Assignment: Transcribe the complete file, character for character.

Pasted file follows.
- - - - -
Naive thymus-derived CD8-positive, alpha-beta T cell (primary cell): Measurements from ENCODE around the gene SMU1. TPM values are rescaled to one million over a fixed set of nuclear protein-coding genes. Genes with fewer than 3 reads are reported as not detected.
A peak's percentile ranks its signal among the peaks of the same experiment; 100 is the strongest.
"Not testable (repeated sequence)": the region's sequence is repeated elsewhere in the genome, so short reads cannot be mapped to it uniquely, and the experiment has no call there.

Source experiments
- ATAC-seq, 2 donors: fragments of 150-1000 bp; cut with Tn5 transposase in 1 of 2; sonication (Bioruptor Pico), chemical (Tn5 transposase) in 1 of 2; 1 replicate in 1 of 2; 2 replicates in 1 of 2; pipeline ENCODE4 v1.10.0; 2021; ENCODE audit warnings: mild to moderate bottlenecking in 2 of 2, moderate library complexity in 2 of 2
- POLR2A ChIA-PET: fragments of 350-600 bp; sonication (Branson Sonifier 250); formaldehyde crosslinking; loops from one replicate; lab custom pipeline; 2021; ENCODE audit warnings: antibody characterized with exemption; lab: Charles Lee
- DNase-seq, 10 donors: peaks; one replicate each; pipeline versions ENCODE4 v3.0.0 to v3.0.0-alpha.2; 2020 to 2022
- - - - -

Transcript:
Naive thymus-derived CD8-positive, alpha-beta T cell (primary cell): Measurements from ENCODE around the gene SMU1. TPM values are rescaled to one million over a fixed set of nuclear protein-coding genes. Genes with fewer than 3 reads are reported as not detected.
A peak's percentile ranks its signal among the peaks of the same experiment; 100 is the strongest.
"Not testable (repeated sequence)": the region's sequence is repeated elsewhere in the genome, so short reads cannot be mapped to it uniquely, and the experiment has no call there.

Source experiments
- ATAC-seq, 2 donors: fragments of 150-1000 bp; cut with Tn5 transposase in 1 of 2; sonication (Bioruptor Pico), chemical (Tn5 transposase) in 1 of 2; 1 replicate in 1 of 2; 2 replicates in 1 of 2; pipeline ENCODE4 v1.10.0; 2021; ENCODE audit warnings: mild to moderate bottlenecking in 2 of 2, moderate library complexity in 2 of 2
- POLR2A ChIA-PET: fragments of 350-600 bp; sonication (Branson Sonifier 250); formaldehyde crosslinking; loops from one replicate; lab custom pipeline; 2021; ENCODE audit warnings: antibody characterized with exemption; lab: Charles Lee
- DNase-seq, 10 donors: peaks; one replicate each; pipeline versions ENCODE4 v3.0.0 to v3.0.0-alpha.2; 2020 to 2022